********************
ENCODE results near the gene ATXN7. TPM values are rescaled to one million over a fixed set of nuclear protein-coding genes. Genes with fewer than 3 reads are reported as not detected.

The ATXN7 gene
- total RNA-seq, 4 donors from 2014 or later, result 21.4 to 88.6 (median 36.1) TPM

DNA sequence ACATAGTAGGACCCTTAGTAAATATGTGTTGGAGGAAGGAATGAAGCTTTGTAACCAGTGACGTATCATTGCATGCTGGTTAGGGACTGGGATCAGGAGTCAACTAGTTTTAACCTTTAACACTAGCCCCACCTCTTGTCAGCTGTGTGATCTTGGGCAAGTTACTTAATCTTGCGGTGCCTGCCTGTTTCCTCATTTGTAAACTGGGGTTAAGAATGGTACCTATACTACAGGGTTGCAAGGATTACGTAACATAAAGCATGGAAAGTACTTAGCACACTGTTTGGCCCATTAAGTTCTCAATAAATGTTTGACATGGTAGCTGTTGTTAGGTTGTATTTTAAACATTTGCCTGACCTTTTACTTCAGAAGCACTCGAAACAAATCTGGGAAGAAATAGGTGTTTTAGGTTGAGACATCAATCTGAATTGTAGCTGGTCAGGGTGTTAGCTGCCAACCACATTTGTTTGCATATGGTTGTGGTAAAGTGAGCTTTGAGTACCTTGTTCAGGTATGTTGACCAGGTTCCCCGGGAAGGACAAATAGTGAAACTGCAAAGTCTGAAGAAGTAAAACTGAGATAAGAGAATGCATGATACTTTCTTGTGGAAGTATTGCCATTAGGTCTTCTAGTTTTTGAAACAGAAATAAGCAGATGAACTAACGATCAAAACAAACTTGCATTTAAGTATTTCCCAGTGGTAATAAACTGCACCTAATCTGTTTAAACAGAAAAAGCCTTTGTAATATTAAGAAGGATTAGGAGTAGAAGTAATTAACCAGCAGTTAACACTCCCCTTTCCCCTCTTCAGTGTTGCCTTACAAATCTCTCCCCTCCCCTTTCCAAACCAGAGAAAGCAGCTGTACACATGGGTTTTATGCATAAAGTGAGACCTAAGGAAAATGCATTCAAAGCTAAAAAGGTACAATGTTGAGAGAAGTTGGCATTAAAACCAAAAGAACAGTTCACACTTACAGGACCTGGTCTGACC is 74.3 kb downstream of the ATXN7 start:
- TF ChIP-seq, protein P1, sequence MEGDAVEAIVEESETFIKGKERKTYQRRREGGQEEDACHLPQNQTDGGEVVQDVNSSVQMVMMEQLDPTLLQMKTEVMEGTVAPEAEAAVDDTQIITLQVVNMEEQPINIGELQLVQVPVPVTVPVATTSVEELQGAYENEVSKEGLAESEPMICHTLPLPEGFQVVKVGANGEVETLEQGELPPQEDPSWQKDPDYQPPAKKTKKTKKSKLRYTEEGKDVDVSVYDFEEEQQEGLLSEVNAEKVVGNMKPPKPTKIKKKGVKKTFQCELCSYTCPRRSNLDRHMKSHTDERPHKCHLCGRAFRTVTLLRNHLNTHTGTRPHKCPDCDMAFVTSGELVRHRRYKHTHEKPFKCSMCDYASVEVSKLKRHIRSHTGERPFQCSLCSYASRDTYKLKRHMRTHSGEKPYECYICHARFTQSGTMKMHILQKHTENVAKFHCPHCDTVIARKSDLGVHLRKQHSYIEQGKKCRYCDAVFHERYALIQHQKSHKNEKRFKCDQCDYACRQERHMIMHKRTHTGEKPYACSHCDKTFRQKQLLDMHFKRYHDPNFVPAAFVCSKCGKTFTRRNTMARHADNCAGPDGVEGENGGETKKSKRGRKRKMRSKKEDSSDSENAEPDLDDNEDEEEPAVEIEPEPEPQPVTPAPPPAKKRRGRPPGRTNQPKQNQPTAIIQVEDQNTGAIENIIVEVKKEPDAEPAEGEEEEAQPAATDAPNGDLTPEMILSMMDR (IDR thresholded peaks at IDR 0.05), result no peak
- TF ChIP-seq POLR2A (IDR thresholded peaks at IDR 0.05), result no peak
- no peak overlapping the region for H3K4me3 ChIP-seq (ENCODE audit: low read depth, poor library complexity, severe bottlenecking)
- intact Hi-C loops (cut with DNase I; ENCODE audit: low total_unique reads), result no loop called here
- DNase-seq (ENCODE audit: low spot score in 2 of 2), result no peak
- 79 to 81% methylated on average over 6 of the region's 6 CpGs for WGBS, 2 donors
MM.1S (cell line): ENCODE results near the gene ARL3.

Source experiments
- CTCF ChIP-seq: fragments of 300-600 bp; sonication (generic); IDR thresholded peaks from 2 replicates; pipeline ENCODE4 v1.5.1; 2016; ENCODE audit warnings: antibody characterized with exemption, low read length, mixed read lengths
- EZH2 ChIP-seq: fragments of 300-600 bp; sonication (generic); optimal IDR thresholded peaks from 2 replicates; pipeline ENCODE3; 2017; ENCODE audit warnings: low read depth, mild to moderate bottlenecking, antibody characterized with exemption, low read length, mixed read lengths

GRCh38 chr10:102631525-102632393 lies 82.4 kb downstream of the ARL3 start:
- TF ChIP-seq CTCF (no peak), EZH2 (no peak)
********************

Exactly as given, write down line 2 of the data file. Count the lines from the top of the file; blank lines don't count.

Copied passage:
The ATXN7 gene